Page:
“Bukowski, can you give me your autograph?” I brandished one of his greatest books of poetry, The Days Run Away Like Wild Horses over the Hills (1969).
You could not have met a more gracious human being. With a warm smile, he opened the book to the dedication page that already said “for Jane” and wrote: For Mark Cramer / Well shit, I had the / 4 / O.K. / Hails / Charles Bukowski, followed by a pen-drawn self-caricature.
He’d just won with the number 4 horse, the second favorite. He wished me good fortune in our common search for a winning bet.
It made sense for him to be sober while betting. Serious horseplayers know that the intense thinking involved in deciding on which horse to bet would be seriously impaired by alcohol.
During the same period, in working on an article about the influence of Pablo Neruda on American poetry, I sent Bukowski a letter asking for his opinion on Neruda. I held no high hopes for a response. (Nowadays, celebrities of click-bait fame do not bother to answer a well-meant letter.)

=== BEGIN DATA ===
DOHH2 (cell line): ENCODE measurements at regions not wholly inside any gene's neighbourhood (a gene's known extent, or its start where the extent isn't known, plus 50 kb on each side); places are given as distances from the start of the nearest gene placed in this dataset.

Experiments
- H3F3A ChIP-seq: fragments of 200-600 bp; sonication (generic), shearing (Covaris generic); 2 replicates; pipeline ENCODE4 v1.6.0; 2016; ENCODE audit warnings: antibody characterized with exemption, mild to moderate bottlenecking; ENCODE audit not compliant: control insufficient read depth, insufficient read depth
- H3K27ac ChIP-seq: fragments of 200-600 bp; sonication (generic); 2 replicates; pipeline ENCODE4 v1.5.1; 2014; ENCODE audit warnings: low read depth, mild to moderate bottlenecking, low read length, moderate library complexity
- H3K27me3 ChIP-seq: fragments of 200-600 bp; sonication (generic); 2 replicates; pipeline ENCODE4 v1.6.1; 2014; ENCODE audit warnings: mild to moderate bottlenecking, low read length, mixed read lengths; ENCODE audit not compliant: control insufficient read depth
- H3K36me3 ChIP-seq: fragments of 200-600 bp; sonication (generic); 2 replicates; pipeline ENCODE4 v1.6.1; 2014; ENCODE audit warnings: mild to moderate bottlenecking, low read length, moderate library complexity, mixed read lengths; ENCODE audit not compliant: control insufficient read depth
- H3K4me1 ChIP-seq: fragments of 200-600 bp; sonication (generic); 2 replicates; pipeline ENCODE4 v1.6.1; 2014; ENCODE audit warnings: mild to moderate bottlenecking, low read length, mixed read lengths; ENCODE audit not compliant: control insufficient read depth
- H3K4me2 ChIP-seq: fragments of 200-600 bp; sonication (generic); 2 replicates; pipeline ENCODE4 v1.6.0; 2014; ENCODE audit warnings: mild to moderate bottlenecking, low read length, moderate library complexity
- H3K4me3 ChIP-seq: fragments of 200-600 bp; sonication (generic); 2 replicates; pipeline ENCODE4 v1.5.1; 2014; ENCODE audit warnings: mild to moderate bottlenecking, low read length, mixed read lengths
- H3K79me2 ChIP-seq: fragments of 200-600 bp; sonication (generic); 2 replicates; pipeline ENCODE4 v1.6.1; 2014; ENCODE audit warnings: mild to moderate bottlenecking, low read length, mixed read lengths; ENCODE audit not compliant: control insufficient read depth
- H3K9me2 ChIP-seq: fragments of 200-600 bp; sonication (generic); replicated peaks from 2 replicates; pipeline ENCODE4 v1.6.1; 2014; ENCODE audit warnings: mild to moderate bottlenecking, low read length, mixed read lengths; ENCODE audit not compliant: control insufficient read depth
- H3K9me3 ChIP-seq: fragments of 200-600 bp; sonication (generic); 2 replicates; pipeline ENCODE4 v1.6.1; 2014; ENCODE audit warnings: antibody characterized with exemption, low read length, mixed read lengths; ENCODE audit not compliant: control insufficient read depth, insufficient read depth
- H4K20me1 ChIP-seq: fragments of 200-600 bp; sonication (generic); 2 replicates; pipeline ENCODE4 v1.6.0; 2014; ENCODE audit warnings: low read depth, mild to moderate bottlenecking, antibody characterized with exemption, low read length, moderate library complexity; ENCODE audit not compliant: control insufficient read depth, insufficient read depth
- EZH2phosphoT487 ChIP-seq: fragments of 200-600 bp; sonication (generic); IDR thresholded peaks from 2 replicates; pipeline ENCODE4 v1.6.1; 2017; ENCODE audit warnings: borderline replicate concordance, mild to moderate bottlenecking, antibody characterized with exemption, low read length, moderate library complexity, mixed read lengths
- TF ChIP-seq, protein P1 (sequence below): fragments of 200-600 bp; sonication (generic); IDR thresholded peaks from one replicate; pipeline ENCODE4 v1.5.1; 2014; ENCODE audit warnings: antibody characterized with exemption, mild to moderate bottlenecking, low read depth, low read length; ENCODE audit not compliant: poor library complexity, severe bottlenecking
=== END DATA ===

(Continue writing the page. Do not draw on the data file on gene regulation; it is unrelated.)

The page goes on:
He did indeed write back. Surprisingly, he stretched his letter beyond a mere answer. He ended his Neruda comments questioning the political aspect in some of Neruda’s poems: “Although things might be solved in politics and ultimate government, there’s a tremendous waste in getting there. Not that Neruda doesn’t have the right to hope so.”
Even though he did not know me, he finished off the letter with a sober personal note: “There’s so much to be done and most of the time I’m just flopping on the bed in this state of perpetual mourning.”
For readers wanting to know the sober Bukowski, the one who both analyzes a horse race and decides on the precise language of a poem, is a good way to begin. (See “Postscript” at the end of this piece.) His poem “Style” opens the door for those who’ve not read his work: